Ciccio is a quaint little Italian place on the north end of Yountville. You won’t find it on Open Table and you can’t call up and make a reservation. Getting a table is half the battle.
Located in the old Italian grocery store built in 1916, Ciccio is an intimate dining experience with high energy and a lively staff. Ciccio has been open around 4 years, and still has the original staff, but it’s modest signage and no reservations policy keeps it off the map.
With that said, Ciccio is far from empty. I had heard that it is extremely hard to get into the restaurant without a considerable wait (open Wed-Sun 5pm-9pm). We planned to get to the restaurant on a Wednesday at 5:00 pm, when they opened. Of course traffic was bad, due to harvest and time of day so we ended up getting there at 5:15. Since the restaurant only holds 48 occupants, many of the seats had already been filled.
The space was comfortable, casual and the kitchen was open with a straight view into cooking activities. It had a beautiful wood burning oven and a 7 person bar. There were many tables and one community table in the center. I can say that space was definitely a commodity.
The staff was buzzing around and as we sat down at the table, Hector came to greet us. He handed me a menu which was a hand written copy on what looked like brown packing paper so I assumed the menu changes often. Hector then went in to explaining the drinks and Ciccio’s unique ‘Negroni bar’.
Ciccio is known for their Negronis. Since I have never had one, I asked Hector about them. He explained that a negroni is an Italian aperitif drink, made of Campari, sweet vermouth and usually gin, made to be a palate cleanser and digestive aid.
Ciccio’s negroni bar also had variations made with bourbon, rye and spumanté.
My husband ordered the Frank’s Negroni, recommended by our server. It is comprised of Hendrick’s Gin, Cocchi Torino, Campari and Nonino Quintessentia. Since I am not a Gin fan, I reluctantly agreed to take a sip.
I could see how the Negroni would be a palate cleanser, both bitter and sweet with a hint of citrus and licorice, it definitely was a shock to the palate, especially after drinking wine all day. I stuck to a more neutral cocktail called ‘Il Milano’. Comprised of Tito’s vodka, cranberry and lime juice, it usually comes in a standard glass, but I asked for it in a martini glass instead. It was very light, both sweet and tart, with a lovely pink color and a juicy orange slice.
While we were enjoying our cocktails, Hector explained the specials, the first one was a whole roasted Branzino or Mediterranean seabass. It’s served with both the head and tail to preserve the juiciness of the fish, but can be deboned if requested. It is pan seared and finished off with chili flakes.
The second special was a pork chop, pounded and breaded and served with a lemon, caper and butter sauce and arugula. Also available on special was an ala carte ‘Cacio e Pepe’, a traditional pasta from Rome consisting of pepper, olive oil and parmesan cheese, which would complement the pork chop.
While mulling over the entrees, we chose the Crispy Calamari for our appetizer. The calamari is dusted in rice flour and lightly fried to give it a nice, crispy breading. It is finished with peppercinis, olive oil vinaigrette, garlic and a house made marinara dipping sauce.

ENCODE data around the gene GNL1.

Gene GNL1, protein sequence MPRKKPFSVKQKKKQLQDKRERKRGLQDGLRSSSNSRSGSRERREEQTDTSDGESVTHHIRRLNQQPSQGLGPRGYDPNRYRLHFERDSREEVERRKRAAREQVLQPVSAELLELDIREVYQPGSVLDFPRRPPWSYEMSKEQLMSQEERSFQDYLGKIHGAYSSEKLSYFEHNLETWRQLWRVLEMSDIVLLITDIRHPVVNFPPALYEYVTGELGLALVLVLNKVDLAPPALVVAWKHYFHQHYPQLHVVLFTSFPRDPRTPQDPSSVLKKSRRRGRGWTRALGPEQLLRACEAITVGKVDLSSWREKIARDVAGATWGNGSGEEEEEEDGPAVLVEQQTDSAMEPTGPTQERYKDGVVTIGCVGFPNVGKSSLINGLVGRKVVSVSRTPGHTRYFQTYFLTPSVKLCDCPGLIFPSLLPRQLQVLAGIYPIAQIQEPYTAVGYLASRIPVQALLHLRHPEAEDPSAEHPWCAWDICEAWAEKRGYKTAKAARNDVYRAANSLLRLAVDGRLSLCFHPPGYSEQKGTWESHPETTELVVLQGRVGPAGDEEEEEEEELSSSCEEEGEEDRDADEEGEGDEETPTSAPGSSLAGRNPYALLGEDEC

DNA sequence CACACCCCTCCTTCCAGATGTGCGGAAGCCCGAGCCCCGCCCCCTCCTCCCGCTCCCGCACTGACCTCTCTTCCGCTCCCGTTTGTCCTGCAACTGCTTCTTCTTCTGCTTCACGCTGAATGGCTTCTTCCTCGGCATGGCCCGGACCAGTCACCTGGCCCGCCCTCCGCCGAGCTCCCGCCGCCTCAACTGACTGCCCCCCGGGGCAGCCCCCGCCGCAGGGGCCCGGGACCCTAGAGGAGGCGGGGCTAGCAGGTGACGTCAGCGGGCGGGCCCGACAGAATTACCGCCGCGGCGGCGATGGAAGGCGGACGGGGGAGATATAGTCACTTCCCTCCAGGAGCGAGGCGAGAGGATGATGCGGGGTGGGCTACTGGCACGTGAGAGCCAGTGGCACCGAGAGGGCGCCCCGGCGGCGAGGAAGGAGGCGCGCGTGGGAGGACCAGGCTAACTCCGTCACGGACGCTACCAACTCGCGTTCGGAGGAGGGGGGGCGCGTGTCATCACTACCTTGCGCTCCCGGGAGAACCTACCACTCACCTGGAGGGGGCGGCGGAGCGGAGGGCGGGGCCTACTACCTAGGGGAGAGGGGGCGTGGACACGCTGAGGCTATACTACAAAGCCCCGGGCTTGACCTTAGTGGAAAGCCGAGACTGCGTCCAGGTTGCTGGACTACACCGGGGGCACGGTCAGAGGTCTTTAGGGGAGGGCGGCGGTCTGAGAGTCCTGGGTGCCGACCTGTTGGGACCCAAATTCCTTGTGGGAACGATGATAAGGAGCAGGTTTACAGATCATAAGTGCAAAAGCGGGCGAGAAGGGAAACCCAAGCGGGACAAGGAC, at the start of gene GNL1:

I have to say it was probably one of the best calamaris I have had ever. It was so light and crispy, the peppercinis added a tartness that contrasted with the sweet, chunky marinara. The peppercicis and olive oil vinaigrette added some acidity to the dish. Clearly I had made the right choice in selecting the appetizer and as I looked around, I noticed virtually every table was enjoying it as well.
For our entrees, we chose the special, pork chop with Cacio e Pepe and the linguine with fresh tomato and basil. We also chose a bottle of the 2014 Elizabeth Rose Pinot Noir Yountville. It’s hard to find a pinot noir this far up the Napa Valley, usually it’s too hot to grow this thin skinned grape. The Burgundian style pinot had nice balance of earthiness and fruit, yet delicate on the palate.
Our entrees arrived in a timely manner, and at first glance I thought mine seemed small, however, looks were deceiving. Perfectly cooked linguine was sautéed with tomatoes, basil, sliced garlic and a hint of red sauce. Immediately I experienced the aroma of fresh garlic, and visually lovely garden fresh red and yellow tomatoes with basil made the dish pop. It seemed like there was an underlying heat to the pasta, which I couldn’t pinpoint but complemented well with the pinot noir.
The pork chop special was enormous. It was perfectly tender, with a golden brown crispy exterior. The sauce was rich, garlic added extra flavor and the capers and lemon added acidity. The arugula had that nice pepper quality. On the side was the ‘Cacio e Pepe’ pasta dish, which packed a punch. Served al dente, the black pepper in this dish gave it a long, lingering, spicy finish that paired perfectly with the rich flavors of the pork dish.
I think the pork chop could have used a heavier wine, however the pinot went really well with the Cacio e Pepe and was an excellent choice. Ironically, we had asked the table next to us if they were enjoying the bottle of Elizabeth Rose pinot. Of course they were, it was one of the winemakers, who graciously offered up a taste!
On a side note, the corkage fee is 35$ for a domestic bottle and 40$ for all others. With that said, the wines on the list were reasonably priced.
We definitely enjoyed all aspects of our dining experience, from the quaintness, the local scene, the friendly and knowledgeable staff and the energy at the restaurant. If you don’t mind waiting or can make it early mid-week, check out Cicco!
Enjoy… Wine Ho